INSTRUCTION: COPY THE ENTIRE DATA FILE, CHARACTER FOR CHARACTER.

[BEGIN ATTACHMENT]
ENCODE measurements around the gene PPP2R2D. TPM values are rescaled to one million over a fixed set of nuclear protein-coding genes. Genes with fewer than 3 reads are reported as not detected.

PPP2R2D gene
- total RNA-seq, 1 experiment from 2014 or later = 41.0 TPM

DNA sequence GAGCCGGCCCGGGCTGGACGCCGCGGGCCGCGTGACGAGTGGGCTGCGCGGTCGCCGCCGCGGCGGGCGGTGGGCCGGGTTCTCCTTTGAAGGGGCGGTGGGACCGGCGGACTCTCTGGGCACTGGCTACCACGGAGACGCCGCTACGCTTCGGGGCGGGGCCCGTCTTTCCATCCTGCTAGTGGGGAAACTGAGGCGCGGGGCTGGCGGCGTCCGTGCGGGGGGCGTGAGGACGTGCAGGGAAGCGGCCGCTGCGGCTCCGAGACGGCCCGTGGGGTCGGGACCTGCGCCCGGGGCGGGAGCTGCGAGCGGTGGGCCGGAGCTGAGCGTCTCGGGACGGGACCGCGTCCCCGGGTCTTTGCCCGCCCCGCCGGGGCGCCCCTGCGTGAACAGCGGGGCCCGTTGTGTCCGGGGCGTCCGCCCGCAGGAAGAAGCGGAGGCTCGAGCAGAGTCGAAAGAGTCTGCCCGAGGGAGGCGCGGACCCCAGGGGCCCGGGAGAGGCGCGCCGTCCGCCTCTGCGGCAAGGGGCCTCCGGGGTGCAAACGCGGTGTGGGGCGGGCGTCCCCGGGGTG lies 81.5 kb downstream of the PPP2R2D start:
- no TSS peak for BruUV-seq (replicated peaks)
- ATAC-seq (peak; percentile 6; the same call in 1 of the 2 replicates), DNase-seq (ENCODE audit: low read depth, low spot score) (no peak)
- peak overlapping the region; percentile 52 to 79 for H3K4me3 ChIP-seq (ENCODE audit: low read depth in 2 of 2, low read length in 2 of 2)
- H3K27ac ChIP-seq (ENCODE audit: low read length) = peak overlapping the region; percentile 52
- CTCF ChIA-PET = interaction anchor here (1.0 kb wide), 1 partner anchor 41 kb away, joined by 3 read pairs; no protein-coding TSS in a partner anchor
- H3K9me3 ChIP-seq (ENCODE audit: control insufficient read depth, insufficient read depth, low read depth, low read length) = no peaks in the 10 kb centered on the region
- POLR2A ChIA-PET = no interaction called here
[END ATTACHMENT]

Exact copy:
ENCODE measurements around the gene PPP2R2D. TPM values are rescaled to one million over a fixed set of nuclear protein-coding genes. Genes with fewer than 3 reads are reported as not detected.

PPP2R2D gene
- total RNA-seq, 1 experiment from 2014 or later = 41.0 TPM

DNA sequence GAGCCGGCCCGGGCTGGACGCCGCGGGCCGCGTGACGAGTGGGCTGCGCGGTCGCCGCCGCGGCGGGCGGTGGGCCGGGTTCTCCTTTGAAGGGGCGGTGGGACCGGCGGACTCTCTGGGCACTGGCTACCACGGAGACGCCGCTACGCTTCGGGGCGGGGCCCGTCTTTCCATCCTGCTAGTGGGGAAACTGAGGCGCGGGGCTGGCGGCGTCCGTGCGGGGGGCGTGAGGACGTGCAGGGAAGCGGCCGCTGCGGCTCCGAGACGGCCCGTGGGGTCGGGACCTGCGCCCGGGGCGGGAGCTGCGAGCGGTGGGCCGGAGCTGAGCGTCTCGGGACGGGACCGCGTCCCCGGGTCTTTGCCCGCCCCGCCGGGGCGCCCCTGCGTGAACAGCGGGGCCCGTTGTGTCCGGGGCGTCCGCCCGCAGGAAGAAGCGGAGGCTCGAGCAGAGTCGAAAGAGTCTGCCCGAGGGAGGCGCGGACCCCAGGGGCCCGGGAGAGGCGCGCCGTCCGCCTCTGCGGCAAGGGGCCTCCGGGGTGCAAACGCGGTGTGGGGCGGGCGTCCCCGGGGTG lies 81.5 kb downstream of the PPP2R2D start:
- no TSS peak for BruUV-seq (replicated peaks)
- ATAC-seq (peak; percentile 6; the same call in 1 of the 2 replicates), DNase-seq (ENCODE audit: low read depth, low spot score) (no peak)
- peak overlapping the region; percentile 52 to 79 for H3K4me3 ChIP-seq (ENCODE audit: low read depth in 2 of 2, low read length in 2 of 2)
- H3K27ac ChIP-seq (ENCODE audit: low read length) = peak overlapping the region; percentile 52
- CTCF ChIA-PET = interaction anchor here (1.0 kb wide), 1 partner anchor 41 kb away, joined by 3 read pairs; no protein-coding TSS in a partner anchor
- H3K9me3 ChIP-seq (ENCODE audit: control insufficient read depth, insufficient read depth, low read depth, low read length) = no peaks in the 10 kb centered on the region
- POLR2A ChIA-PET = no interaction called here